"Like millions of Americans," Watada says in a recent web video, "I believed the administration when they guaranteed that Saddam [Hussein] had weapons of mass destruction and had the willingness to use them against his neighbors and also the U.S. And I believed the administration when they said that Iraq had ties to al-Qaeda and 9/11." He is wearing a plain gray sweatshirt as he says this, staring into the camera with serious, unblinking eyes.
"Since then," he continues, "I have found those premises to be false."
It is Watada's genuine and compelling dismay, directed both inward and outward, that makes him such a good spokesman for the antiwar movement. His resistance to the typical attacks from war supporters helps, too. Watada's patriotic motivations, and the good reviews he received from his commanders until this year, make it impossible to suggest he is a coward in military clothing—to "Swift Boat" him, as was done with Vietnam veteran John Kerry during the last presidential election—and his succinct eloquence makes it hard to call him crazy or unhinged, as was done to Cindy Sheehan.
His desire to defend the U.S. against foreign threats also makes it impossible to tarnish him as a "cut and run" coward—or, worse still, a wimpy liberal. And the plain, unselfconscious way in which Watada talks about his evolution over the past few years allows him to push the debate over the Iraq war beyond the normal limits—further than it has been pushed by Kerry or John Murtha or Nancy Pelosi, further than it has been pushed by the handful of Republicans now questioning the war, further, even, than most liberal pundits and bloggers have dared to.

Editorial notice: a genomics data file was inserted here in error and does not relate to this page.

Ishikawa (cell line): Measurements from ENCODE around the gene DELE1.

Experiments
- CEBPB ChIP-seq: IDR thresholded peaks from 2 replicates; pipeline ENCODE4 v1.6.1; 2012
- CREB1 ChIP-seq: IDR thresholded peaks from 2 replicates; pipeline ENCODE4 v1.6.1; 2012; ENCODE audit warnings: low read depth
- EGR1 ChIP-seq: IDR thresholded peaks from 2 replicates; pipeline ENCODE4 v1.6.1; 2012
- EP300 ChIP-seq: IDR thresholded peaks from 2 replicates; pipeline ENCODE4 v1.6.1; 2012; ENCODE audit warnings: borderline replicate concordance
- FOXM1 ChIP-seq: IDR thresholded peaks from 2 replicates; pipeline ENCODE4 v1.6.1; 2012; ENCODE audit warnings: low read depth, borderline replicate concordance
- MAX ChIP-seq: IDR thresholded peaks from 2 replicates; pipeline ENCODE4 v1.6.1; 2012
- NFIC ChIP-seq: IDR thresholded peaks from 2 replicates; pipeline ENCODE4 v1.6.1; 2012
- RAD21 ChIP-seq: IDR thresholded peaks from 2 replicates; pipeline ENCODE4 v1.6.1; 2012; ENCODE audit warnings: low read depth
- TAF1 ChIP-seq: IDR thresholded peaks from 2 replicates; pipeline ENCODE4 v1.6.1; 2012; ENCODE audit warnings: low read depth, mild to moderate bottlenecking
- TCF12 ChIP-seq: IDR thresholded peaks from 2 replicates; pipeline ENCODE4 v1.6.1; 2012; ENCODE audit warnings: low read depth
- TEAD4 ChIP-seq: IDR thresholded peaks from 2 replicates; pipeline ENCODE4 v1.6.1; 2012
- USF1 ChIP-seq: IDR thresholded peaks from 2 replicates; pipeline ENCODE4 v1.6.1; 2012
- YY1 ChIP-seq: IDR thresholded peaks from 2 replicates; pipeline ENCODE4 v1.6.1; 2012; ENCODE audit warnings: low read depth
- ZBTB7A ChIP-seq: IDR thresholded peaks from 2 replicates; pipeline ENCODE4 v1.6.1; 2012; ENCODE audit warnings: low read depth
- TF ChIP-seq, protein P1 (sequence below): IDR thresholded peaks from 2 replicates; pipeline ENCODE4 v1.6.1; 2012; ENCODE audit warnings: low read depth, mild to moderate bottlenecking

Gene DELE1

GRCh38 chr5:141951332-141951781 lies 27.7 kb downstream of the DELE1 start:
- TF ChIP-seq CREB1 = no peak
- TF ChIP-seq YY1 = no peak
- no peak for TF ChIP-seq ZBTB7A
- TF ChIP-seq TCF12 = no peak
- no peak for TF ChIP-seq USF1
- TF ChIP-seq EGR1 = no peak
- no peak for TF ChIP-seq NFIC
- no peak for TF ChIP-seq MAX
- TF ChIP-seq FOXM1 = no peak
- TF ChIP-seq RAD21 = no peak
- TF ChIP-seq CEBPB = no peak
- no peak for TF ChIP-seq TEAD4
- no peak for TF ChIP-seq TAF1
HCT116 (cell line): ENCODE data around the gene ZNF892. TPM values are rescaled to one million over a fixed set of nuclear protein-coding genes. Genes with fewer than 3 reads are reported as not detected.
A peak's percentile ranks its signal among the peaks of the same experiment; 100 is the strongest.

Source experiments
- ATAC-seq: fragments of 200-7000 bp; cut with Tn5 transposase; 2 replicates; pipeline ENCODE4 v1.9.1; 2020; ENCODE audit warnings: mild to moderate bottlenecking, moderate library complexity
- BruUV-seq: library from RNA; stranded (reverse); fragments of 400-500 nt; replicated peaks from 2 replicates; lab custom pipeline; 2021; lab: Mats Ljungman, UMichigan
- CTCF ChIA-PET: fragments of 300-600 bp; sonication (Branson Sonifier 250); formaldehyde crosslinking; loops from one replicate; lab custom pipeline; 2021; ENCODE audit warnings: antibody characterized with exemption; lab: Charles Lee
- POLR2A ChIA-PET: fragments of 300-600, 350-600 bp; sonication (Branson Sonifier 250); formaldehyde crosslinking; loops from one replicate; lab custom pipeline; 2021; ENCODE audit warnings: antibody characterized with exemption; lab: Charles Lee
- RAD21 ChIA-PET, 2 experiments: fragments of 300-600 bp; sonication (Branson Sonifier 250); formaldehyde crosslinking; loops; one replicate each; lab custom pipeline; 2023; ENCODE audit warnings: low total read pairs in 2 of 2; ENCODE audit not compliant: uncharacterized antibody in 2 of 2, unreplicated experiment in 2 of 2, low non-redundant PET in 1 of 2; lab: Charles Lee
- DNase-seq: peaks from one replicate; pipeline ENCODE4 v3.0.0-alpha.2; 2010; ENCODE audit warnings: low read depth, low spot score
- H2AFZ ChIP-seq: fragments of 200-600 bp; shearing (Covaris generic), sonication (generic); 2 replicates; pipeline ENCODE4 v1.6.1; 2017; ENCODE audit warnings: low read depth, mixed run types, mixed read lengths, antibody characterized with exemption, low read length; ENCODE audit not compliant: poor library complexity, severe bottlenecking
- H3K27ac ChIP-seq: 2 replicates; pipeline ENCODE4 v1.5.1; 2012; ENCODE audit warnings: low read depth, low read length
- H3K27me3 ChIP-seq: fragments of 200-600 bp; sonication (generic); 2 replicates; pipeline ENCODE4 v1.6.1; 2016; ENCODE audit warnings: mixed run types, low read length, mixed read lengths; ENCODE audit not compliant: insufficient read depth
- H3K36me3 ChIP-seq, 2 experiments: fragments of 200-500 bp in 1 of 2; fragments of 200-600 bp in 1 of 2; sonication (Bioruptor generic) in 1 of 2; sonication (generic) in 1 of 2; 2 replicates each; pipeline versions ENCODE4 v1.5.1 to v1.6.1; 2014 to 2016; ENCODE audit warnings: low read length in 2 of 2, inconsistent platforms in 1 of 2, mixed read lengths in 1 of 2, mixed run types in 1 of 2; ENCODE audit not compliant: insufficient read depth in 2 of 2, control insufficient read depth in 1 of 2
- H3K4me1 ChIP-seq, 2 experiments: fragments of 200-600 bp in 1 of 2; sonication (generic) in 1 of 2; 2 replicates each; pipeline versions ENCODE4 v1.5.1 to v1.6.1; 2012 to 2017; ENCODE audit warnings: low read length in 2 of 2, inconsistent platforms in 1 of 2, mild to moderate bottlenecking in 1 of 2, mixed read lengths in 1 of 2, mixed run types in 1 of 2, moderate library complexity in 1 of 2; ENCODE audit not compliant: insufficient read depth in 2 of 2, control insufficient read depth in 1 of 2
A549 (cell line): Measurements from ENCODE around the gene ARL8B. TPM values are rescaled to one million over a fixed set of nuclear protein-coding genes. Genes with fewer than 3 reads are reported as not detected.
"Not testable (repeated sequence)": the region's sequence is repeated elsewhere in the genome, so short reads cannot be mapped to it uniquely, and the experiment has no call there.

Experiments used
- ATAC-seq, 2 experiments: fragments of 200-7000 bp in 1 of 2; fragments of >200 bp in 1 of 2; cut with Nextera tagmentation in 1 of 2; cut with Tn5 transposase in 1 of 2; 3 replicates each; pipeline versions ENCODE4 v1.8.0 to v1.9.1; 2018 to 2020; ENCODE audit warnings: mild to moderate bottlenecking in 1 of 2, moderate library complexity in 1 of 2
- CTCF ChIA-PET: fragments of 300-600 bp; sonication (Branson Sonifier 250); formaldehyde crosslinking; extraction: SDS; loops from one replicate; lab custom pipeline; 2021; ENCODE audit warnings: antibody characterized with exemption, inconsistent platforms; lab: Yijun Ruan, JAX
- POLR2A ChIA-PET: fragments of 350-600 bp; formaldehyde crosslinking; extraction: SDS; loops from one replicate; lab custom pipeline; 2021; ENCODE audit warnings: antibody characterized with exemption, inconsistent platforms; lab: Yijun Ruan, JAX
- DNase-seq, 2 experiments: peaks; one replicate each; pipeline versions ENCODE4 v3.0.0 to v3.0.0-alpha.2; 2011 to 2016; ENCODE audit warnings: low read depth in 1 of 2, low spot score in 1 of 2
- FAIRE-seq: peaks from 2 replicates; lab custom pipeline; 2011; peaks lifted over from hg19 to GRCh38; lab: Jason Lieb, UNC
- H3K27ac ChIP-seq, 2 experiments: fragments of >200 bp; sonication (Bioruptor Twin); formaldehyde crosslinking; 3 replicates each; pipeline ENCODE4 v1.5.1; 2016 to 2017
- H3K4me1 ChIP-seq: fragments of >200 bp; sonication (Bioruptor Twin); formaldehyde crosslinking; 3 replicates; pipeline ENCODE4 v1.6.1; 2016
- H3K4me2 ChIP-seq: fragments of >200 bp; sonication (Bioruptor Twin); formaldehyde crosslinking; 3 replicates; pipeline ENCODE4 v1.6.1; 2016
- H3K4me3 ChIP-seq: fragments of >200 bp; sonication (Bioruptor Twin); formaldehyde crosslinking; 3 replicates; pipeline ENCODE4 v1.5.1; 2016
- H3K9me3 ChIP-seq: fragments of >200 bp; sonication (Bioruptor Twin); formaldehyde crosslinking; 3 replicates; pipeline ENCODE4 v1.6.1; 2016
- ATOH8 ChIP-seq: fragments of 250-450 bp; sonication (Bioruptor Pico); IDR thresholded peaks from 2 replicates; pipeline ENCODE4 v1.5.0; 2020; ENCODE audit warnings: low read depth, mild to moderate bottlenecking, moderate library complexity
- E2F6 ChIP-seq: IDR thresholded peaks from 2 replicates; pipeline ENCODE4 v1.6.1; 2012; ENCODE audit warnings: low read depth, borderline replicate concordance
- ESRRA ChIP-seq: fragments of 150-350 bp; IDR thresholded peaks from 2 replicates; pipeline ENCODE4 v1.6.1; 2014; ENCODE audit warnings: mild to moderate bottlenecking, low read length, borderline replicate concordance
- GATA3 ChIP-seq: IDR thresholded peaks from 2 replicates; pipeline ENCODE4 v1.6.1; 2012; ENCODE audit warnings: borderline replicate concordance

Instead of talking about whether the Iraq war was wise, or whether it has been well executed, Watada talks about whether it was ever legal to begin with. He clearly wants to engage in a new critical discussion about the war, but also, he has to. He faces up to seven years in military prison unless he can convince the military justice system that his commanders were issuing an illegal order when they told him to deploy to Iraq—an order that, by virtue of its illegality, he had an obligation to refuse.
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A military hearing is a strange thing. For starters, everyone involved is wearing the same fatigues and boots—the defendant, the prosecutors, and even the investigator, who plays a judge-like role. The on-base setting and the sameness of the attire all serve to create a sense of unreality, a sense that everyone is just acting and for the most part playing roles to which they are unaccustomed. In the case of the investigator, Keith, this was in large part true. As he told the hearing audience at the outset, he is not a lawyer and has never before served as a military investigator.